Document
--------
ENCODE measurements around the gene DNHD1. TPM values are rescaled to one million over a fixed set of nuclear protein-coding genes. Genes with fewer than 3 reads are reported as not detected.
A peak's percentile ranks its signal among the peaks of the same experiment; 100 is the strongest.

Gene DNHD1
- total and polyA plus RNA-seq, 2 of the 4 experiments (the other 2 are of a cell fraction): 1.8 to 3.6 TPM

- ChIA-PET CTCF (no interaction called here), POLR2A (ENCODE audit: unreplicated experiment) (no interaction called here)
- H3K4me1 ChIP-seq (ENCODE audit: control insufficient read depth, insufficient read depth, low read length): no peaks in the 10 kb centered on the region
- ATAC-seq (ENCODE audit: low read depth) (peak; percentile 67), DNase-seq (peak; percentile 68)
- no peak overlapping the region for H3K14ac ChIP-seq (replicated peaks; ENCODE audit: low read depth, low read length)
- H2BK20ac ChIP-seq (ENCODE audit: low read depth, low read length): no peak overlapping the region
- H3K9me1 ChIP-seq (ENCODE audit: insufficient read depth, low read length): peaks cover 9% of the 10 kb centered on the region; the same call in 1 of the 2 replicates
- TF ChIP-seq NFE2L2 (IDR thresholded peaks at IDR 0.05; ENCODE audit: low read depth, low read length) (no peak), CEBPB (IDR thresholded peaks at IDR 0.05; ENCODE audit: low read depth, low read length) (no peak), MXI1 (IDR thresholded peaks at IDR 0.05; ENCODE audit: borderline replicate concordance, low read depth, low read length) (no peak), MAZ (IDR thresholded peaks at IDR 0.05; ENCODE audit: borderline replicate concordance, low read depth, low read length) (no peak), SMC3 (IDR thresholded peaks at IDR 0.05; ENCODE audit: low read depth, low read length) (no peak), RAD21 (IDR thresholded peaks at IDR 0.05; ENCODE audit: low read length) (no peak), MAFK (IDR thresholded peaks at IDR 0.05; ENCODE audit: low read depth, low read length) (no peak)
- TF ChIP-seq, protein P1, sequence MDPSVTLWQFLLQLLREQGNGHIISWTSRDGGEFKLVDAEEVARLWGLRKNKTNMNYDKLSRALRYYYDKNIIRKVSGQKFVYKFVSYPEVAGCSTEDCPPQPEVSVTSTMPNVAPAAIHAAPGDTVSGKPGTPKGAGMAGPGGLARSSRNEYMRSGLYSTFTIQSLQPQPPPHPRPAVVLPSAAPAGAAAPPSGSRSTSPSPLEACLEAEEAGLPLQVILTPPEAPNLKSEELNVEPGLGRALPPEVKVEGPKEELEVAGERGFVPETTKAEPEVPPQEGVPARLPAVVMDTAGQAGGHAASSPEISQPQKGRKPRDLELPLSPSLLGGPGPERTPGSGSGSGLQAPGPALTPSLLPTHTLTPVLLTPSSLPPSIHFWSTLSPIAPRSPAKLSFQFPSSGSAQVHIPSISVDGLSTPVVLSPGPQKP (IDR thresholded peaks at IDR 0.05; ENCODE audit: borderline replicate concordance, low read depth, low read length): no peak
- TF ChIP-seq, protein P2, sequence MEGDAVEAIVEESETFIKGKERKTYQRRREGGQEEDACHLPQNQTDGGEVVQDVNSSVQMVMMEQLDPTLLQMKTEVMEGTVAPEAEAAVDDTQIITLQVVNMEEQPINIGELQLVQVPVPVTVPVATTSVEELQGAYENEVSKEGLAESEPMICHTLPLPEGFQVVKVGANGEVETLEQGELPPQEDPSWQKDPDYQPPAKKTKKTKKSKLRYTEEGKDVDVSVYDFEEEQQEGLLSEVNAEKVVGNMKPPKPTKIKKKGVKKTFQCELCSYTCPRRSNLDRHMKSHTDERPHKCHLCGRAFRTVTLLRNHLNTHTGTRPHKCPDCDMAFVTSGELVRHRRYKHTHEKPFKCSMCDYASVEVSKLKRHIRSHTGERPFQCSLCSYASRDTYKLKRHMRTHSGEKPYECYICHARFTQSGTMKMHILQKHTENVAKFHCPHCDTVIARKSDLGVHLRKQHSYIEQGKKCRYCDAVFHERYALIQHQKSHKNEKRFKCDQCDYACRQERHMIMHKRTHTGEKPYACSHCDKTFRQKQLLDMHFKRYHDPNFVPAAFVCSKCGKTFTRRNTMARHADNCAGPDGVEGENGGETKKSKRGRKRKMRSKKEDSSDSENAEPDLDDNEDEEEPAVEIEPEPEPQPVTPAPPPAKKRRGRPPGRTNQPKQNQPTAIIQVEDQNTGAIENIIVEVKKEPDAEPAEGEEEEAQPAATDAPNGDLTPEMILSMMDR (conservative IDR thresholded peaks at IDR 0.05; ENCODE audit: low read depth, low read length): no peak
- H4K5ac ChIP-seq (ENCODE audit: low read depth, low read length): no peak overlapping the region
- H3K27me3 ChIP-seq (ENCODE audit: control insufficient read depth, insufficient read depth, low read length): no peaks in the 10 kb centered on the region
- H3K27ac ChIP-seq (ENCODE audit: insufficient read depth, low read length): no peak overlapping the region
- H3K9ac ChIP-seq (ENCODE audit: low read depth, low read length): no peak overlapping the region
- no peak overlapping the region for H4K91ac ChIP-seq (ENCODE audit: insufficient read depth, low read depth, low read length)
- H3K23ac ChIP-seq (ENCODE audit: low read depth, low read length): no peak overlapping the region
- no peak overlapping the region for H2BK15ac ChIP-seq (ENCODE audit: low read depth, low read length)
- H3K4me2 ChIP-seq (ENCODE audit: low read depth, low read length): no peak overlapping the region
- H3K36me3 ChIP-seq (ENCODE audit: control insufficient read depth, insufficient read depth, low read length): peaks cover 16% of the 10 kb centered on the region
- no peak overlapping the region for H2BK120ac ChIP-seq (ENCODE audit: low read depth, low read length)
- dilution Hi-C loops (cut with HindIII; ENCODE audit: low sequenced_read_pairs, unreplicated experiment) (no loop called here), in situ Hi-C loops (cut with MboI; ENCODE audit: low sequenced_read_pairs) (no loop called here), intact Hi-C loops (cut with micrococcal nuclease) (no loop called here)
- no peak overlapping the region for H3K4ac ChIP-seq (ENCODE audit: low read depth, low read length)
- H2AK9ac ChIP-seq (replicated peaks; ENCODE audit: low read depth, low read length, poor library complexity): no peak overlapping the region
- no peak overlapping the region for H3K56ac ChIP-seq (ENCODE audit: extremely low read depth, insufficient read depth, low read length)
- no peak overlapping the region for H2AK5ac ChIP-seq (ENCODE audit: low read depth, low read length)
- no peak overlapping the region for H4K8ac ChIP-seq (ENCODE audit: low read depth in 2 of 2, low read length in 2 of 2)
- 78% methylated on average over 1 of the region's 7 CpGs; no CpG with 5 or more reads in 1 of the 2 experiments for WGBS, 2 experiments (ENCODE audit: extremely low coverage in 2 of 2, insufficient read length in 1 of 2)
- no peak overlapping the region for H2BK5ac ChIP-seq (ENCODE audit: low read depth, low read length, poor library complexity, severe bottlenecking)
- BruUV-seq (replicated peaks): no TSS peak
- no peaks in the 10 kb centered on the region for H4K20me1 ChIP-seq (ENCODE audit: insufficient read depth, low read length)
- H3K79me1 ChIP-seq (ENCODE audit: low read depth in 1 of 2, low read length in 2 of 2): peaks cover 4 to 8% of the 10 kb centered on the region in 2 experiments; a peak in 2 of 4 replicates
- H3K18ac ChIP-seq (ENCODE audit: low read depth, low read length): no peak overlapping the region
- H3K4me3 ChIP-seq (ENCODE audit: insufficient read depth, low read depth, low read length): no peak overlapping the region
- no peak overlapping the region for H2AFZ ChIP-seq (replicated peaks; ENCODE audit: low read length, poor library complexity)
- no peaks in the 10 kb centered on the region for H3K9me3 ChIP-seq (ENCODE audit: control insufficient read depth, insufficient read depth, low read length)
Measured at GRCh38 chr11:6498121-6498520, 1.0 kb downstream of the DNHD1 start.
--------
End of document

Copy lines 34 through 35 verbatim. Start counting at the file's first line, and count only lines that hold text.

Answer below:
- H3K79me1 ChIP-seq (ENCODE audit: low read depth in 1 of 2, low read length in 2 of 2): peaks cover 4 to 8% of the 10 kb centered on the region in 2 experiments; a peak in 2 of 4 replicates
- H3K18ac ChIP-seq (ENCODE audit: low read depth, low read length): no peak overlapping the region